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A dolphin trapped in a fishing net

Study raises concern about methods used to stop dolphins being caught in nets

Dolphins and porpoises continue to die in huge numbers in fishing gear but even some...
Majestic fin whales

Icelandic whalers kill first fin whales in four years

As feared, whale hunters in Iceland have slaughtered at least two fin whales, the first...

Majority of Icelandic people think whaling harms their country’s reputation

With the very real prospect of Iceland's only fin whale hunter, Kristján Loftsson sending boats...
Humpback whale underwater

Humpback whale rescued from shark net in Australia

A humpback whale and her calf have managed to escape after becoming entangled in a...

Japan defends its whaling before international court

Starting its defence against a whaling case brought by the Australian government, Japan’s legal team has told the UN International Court of Justice that Australia cannot impose its will on other nations and that Australia’s position on whaling is “mistaken, alarmist” and values saving whales more than respecting foreign cultures.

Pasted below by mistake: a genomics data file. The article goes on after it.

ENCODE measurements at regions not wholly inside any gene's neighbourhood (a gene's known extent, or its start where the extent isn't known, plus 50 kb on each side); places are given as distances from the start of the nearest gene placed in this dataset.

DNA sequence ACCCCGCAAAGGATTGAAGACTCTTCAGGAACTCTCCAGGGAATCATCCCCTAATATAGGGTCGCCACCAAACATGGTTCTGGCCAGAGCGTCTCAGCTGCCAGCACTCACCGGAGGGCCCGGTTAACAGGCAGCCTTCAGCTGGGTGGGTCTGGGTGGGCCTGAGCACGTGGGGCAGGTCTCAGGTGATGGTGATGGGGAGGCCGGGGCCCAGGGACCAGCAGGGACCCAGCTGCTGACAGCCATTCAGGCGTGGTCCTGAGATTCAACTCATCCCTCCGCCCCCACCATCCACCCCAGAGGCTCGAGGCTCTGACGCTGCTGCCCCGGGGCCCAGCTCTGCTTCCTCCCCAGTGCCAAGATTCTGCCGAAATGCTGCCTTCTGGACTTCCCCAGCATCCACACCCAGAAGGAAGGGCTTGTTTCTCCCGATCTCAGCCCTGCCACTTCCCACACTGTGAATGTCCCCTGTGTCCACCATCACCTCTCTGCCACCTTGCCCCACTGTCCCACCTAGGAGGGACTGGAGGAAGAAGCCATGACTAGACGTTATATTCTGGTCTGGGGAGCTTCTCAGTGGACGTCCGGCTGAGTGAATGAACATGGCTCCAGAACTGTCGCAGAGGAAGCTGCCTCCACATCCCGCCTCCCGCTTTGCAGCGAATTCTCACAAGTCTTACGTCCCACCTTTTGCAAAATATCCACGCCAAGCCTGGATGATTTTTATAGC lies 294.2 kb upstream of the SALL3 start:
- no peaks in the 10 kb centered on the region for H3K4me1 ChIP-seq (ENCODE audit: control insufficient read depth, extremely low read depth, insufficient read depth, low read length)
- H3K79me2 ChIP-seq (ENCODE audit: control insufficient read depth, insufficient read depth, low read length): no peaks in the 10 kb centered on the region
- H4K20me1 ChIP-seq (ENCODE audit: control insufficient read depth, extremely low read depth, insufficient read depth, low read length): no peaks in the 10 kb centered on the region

Despite an international ban on commercial whaling, Japan continues to catch whales in the Antarctic by exploiting a loophole that that allows unlimited whaling for scientific research.

Last week, Australian representatives told the court that Japan’s so-called research-based whaling programme was far from scientific, and that its collection of raw data without having in mind a specific scientific question meant that Japan was essentially whaling for commercial reasons.

The hearing continues.

About George Berry

George is a member of WDC's Communications team and website coordinator.